Vivid Audio Giya G1 Spirit loudspeaker Interview

Interview: Laurence Dickie

Asked about the evolution of Vivid Audio's distinctive cabinet designs, Engineering Director Laurence Dickie explained, 'Our original Oval series used tapered tube absorbers on the mids and highs but the bass loading, despite the cabinet shape, was still just a simple reflex box and susceptible to internal resonances.


'You can stuff the box with fibre absorbent but this also nobbles the port output. For reflex loading to work, the air in the port has to bounce on the springiness of the air in the enclosure but fibre filling adds losses across the audioband, including the port frequency.

'I really wanted to see if I could add an exponential absorber tube while maintaining the port output. If you just put a driver on the end of a tube, Nautilus style, and add a port, the result is poor because the absorber does a very good job of taking away all the spring of the air. The winning combination is a regular enclosure plus an absorber tube with a cut-off frequency about four times that of the port resonance. Then it absorbs internal resonances very effectively while leaving the port output unaffected.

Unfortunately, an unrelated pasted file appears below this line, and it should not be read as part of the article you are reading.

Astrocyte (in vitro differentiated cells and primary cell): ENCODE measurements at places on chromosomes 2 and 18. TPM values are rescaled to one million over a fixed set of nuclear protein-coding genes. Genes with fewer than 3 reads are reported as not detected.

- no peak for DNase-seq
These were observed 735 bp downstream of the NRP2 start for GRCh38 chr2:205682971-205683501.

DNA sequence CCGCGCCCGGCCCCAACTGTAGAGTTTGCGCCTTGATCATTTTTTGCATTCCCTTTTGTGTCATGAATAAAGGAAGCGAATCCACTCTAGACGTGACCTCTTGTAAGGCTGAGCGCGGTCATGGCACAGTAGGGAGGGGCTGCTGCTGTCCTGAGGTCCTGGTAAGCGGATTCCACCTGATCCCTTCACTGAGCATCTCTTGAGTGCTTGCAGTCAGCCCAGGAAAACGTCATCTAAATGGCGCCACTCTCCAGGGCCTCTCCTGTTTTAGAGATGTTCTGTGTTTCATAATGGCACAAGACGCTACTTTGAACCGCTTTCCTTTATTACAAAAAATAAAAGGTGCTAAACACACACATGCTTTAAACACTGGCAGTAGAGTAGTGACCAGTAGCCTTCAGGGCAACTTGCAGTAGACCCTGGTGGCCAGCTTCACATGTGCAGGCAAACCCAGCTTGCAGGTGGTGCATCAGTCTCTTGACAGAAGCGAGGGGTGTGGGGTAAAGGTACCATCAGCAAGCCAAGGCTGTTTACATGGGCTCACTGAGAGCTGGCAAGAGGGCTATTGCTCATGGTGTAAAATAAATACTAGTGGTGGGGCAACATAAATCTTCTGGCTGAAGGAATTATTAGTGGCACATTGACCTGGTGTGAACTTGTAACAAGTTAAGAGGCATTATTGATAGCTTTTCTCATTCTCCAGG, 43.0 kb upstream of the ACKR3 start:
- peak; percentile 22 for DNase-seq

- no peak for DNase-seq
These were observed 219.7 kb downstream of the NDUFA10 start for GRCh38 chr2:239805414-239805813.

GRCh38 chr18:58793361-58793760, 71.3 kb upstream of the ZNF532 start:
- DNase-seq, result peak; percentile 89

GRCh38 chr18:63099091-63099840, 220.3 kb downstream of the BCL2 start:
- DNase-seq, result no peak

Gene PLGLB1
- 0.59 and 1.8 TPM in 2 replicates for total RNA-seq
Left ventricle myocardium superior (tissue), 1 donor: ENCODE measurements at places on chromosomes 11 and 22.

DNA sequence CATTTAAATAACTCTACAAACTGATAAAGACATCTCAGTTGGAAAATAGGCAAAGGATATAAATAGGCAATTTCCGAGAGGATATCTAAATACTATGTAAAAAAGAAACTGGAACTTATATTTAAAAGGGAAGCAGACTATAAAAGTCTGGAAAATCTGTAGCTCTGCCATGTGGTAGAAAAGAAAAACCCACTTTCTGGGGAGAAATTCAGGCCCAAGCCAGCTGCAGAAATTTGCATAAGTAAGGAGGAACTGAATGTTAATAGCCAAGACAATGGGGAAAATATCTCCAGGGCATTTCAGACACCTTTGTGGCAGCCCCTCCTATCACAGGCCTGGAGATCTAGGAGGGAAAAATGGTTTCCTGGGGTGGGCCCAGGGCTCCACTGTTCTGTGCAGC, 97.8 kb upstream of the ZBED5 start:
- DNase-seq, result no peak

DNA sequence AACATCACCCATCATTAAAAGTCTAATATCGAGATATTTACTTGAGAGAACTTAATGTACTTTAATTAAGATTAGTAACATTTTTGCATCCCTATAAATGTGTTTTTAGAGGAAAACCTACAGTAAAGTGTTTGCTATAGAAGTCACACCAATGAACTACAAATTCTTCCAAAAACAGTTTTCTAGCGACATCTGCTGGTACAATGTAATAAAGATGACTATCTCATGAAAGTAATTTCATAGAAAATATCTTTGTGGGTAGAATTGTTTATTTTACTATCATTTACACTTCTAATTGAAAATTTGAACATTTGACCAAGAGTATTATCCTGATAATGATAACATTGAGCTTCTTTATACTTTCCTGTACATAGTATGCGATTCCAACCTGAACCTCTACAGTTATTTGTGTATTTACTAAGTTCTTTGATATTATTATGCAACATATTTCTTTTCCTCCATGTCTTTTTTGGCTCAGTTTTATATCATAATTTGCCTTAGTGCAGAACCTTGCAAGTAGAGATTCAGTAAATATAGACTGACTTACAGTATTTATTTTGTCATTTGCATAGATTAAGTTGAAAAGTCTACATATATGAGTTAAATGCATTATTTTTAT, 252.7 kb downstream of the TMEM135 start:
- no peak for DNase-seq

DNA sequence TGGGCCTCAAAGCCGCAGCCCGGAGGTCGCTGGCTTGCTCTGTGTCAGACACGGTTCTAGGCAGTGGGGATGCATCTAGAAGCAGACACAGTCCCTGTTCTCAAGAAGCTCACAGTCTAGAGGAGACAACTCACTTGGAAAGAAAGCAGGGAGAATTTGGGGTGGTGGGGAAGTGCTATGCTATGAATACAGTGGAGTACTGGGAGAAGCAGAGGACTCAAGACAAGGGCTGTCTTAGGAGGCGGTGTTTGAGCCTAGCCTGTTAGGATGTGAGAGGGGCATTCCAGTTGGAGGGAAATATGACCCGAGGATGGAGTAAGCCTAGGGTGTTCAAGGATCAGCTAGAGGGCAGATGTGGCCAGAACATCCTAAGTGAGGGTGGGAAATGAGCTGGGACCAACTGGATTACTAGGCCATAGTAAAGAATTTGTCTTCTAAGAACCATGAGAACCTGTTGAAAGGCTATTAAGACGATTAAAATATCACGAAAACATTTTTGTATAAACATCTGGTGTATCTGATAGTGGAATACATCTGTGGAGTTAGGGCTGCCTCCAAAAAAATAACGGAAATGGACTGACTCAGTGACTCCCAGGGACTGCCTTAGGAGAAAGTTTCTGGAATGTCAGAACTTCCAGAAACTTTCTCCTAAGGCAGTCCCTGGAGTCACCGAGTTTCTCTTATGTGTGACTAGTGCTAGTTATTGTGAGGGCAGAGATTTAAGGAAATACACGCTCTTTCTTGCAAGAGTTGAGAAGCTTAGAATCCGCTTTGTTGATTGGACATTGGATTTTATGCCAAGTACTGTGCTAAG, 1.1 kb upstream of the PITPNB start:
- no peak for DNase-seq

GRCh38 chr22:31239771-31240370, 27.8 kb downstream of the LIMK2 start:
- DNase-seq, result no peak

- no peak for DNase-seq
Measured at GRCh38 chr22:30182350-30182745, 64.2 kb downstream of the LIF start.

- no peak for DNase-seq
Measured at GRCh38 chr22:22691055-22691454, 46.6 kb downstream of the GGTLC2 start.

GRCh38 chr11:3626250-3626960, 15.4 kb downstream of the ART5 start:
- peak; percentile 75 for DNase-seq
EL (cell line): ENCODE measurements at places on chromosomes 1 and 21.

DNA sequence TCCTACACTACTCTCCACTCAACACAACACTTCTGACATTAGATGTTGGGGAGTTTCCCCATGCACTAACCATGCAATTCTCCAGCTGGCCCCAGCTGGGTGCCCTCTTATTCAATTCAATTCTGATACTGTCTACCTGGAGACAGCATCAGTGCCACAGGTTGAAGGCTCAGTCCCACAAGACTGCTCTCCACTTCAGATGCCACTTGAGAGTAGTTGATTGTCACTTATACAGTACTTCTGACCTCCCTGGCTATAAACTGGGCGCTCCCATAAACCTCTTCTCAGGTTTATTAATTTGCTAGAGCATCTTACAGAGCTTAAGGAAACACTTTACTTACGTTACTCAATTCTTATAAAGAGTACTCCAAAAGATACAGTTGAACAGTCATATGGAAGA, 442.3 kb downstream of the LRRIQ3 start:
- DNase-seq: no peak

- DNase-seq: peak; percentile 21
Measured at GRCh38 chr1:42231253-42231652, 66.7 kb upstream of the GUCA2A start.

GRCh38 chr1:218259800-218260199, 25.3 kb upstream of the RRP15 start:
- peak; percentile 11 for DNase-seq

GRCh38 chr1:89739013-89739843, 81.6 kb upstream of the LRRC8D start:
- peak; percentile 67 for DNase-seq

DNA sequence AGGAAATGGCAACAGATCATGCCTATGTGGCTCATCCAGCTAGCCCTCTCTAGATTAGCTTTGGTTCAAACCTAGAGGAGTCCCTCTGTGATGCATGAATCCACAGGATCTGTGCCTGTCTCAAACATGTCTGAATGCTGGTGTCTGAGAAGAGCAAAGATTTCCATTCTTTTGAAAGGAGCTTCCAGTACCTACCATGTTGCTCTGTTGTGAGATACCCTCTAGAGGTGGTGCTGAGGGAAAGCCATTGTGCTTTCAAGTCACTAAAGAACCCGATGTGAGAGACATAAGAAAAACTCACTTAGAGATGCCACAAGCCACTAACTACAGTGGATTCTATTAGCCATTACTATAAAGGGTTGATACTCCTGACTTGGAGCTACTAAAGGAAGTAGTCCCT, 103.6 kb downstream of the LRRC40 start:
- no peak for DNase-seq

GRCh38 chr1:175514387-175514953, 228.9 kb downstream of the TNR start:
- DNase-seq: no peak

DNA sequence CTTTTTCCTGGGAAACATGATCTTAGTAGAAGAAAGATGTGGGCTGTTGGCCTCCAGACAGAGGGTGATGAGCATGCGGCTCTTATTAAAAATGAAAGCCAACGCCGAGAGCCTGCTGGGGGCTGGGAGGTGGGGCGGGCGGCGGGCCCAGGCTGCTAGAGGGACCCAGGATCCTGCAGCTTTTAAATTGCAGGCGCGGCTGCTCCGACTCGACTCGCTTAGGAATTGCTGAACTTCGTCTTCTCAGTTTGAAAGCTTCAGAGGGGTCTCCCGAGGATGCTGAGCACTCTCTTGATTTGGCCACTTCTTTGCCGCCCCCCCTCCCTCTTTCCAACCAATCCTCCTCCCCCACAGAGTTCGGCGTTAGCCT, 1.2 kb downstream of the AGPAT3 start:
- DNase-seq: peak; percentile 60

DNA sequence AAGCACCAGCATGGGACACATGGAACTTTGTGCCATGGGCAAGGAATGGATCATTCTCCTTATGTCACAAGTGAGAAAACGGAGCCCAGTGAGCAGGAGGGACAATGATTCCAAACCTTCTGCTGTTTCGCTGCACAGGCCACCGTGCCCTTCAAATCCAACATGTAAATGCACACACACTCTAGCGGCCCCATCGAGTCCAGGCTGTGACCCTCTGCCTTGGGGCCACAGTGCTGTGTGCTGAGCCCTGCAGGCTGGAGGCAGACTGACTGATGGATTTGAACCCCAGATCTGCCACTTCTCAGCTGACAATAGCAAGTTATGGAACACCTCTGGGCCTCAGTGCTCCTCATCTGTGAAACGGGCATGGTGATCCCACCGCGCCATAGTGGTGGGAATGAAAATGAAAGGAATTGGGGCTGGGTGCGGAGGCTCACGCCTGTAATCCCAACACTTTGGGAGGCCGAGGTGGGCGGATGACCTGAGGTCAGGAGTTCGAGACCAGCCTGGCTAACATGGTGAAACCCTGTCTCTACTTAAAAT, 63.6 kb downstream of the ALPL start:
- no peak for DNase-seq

'The over-shoved bass driver idea was a lesson I learned during my 14 years working in pro sound. They frequently use light cones and high shove for efficiency, but I also noticed there was often a subjective tightness to the bottom end which wasn't found in the supposedly ideal tunings of many hi-fi speakers. Effectively we're shifting some part of the mechanical system into the better-behaved filter components.'

Coherent Acoustic Systems
Pinetown, South Africa
Supplied by: Vivid Audio Ltd, West Sussex, UK
01403 713125